A Charmed Life in Sarasota with Art at the Fore
July 2, 2016 - Carrie Seidmanâ€© for Sarasota Herald-Tribune
A charmed life in Sarasota, with art at the fore
By Carrie Seidman
Published: Saturday, July 2, 2016 at 7:50 p.m.
Occupation: Widow and keeper of the flame of the late artist Syd Solomon
Family: Daughter, Michelle; son, Michael; three grandsons
It was New Year’s Day of 1946 when Annie Solomon and her husband Syd, who had finished his service as a camoufleur — a specialist in the design and implementation of camouflage — in the war, arrived in Sarasota, where they intended to start their new life together. They’d met five years earlier, just after Pearl Harbor, at a distant cousin’s wedding when Annie, a graduate of Ohio State, was 21.
“We danced together and that was it,” she says, remembering the “larger than life” husband with whom she shared adventures for more than 60 years. She was the daughter of dress shop owners in Union Town, Pennsylvania; he was an aspiring artist, working in the Abstract Expressionist style. And Sarasota was… well, not what it is today.
“It was a very tiny and small and wonderful town,” says Annie Solomon, who recently celebrated her 98th birthday. “Syd would stop by the little dress shop where I worked downtown and we’d go off for a skinny dip in the Bay during lunch hour. We bought a little house near the Ringling school for $3,500 and we used to buy eggs for a penny a piece from the farm next door where they raised chickens. Our mortgage was $25.”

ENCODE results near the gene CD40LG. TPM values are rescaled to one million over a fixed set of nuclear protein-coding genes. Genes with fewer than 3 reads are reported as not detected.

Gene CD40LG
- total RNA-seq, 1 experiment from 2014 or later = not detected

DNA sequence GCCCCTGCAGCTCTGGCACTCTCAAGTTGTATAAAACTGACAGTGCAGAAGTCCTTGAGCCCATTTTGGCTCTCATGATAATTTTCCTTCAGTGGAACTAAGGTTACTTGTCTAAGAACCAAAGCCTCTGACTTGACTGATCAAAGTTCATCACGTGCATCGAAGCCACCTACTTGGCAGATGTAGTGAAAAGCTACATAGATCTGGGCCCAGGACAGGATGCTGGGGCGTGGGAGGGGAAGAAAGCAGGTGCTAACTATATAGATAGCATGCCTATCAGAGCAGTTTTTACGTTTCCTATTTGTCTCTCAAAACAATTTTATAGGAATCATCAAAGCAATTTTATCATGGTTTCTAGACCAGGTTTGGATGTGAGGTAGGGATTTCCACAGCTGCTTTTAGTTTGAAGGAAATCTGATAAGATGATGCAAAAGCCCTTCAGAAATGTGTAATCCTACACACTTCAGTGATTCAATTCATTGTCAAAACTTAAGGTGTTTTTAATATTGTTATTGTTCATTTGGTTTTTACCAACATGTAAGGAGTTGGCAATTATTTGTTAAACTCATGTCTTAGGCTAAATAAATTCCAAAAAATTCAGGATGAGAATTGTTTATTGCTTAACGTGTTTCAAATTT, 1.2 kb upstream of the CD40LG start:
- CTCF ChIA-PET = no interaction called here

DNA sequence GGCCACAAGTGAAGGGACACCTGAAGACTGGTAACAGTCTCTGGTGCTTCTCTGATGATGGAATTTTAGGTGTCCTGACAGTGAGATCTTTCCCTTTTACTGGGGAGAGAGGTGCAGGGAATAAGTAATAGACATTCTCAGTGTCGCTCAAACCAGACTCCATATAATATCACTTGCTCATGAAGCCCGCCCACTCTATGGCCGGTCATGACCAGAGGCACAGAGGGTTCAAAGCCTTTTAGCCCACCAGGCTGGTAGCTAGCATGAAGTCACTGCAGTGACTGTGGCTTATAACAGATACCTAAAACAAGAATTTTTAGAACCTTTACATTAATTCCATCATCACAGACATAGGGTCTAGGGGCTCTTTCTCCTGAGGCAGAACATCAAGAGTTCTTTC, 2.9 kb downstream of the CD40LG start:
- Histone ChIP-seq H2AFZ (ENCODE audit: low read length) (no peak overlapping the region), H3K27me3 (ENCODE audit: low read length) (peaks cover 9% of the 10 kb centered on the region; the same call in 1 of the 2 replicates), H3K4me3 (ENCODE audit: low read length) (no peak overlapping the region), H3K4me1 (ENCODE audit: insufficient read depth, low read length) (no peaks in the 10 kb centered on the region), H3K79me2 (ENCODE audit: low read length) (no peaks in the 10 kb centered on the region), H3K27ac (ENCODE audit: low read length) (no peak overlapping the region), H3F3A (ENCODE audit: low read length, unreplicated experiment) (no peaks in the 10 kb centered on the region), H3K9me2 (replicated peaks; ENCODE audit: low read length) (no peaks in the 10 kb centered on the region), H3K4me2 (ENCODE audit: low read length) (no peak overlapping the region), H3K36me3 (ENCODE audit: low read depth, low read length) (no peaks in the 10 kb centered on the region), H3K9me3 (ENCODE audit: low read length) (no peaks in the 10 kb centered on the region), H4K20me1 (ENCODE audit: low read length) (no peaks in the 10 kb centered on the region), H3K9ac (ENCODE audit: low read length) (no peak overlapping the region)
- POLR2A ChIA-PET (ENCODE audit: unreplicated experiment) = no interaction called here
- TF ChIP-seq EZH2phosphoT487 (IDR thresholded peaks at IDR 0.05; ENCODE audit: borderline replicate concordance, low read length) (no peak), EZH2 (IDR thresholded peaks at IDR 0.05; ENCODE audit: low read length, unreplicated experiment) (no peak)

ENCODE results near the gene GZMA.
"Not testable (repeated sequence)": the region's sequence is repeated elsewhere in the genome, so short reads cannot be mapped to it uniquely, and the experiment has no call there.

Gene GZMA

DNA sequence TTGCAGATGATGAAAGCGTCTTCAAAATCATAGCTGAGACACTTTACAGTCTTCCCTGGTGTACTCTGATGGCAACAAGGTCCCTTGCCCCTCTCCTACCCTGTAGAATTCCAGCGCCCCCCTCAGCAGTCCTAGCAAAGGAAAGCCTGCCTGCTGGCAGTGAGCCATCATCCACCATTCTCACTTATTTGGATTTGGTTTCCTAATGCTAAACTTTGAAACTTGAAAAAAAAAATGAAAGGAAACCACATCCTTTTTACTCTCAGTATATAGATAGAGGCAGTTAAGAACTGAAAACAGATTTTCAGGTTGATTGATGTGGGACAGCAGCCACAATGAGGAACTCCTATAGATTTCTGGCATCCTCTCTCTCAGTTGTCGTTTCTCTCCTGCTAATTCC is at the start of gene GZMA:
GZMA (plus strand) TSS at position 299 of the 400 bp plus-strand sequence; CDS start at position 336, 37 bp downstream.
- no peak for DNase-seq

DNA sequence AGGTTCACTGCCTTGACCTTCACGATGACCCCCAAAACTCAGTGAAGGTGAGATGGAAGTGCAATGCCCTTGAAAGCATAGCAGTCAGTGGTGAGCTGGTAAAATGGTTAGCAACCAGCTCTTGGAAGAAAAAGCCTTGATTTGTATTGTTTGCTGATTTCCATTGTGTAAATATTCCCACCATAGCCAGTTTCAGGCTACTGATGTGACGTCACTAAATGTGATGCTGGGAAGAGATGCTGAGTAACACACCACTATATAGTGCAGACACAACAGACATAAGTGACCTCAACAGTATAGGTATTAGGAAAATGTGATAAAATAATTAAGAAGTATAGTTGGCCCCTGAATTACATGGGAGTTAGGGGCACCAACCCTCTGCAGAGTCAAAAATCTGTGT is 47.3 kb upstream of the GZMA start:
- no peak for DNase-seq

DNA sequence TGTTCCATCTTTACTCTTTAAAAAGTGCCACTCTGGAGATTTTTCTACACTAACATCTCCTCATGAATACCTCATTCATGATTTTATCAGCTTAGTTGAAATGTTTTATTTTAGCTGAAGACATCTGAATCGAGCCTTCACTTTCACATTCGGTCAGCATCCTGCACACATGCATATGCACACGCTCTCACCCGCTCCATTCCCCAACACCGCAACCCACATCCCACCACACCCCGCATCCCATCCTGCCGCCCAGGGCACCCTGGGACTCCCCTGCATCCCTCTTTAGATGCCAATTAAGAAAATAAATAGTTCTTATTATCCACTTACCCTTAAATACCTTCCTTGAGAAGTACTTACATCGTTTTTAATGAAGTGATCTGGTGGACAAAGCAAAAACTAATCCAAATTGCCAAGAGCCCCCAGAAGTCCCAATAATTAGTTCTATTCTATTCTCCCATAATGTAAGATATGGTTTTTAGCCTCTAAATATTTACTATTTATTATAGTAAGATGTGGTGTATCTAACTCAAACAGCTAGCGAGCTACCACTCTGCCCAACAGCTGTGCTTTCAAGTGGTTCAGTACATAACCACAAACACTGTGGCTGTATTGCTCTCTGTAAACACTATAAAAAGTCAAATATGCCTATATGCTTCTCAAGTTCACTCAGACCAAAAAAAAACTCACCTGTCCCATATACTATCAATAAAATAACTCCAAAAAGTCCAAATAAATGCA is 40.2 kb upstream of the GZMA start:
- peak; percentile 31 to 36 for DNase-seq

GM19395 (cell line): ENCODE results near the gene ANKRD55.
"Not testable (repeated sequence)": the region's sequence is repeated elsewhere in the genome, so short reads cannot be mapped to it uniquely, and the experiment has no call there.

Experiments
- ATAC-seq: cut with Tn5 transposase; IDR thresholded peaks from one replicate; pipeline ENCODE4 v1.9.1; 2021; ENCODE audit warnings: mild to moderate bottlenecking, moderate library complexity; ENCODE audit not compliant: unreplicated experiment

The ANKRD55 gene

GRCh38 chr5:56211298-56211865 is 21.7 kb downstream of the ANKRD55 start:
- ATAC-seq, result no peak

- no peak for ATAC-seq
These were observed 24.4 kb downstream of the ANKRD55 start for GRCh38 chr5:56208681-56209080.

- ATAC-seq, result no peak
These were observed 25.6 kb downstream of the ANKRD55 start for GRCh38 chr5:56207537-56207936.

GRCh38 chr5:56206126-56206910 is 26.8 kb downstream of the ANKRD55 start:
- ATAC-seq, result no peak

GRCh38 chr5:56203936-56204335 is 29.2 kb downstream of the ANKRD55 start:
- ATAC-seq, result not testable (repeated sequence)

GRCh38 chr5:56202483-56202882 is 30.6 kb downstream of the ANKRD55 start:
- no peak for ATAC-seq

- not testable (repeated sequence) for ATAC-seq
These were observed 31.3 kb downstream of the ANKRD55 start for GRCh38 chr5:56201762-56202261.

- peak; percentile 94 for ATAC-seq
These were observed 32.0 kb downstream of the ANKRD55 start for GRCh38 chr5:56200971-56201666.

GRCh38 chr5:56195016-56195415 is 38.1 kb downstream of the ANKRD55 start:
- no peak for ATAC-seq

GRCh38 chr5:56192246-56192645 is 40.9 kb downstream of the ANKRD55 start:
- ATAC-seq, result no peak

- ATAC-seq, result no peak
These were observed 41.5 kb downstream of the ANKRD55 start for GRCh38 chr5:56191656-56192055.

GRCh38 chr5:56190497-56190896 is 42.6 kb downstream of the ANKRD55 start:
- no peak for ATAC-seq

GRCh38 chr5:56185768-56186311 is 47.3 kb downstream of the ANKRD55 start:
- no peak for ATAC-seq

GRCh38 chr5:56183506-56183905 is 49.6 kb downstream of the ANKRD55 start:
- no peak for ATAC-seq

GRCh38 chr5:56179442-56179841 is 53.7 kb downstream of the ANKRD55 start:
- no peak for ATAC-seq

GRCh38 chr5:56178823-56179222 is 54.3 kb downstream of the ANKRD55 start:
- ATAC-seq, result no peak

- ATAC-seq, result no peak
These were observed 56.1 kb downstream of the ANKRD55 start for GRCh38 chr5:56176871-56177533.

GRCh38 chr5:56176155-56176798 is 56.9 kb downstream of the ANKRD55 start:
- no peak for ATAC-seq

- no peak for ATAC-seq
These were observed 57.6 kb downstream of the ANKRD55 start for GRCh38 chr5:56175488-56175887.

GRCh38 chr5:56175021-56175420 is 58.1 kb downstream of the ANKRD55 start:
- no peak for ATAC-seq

The Ringling Museum had just been given over to the state of Florida and the Solomons made friends with its first director, Everett “Chick” Austin, who quickly became “one of the reasons that kept us here.” Syd taught at the Ringling College of Art and Design and then as one of the first professors at the New College of Florida, while his body of work and his reputation grew. His painting, “The Silent World” — so named by the undersea explorer Jacques Cousteau, who said it reminded him of the world beneath the ocean’s surface — became the first by a contemporary artist to enter the Ringling’s collections.
Steadily, a stream of other artists, architects, writers and musicians joined their charmed circle, a virtual epicenter of the New York and Sarasota emerging art world that often gathered in the living room of the Philippi River home where, for 20 years, the couple spent their winters. The summer counterpart was their home in the East Hamptons of Long Island, where the Solomons and their friends wrote and put on plays, created 35mm films and sang the night away around a piano played by the likes of songwriters Jerry Lieber and Mike Stoller.
It was a time when expectations were different for the distaff half of a couple, Annie Solomon says. Though she tried her hand at painting, she quickly decided she was not very good and that “one artist was enough” in a marriage. She was Syd’s wife and helpmate — and that was plenty.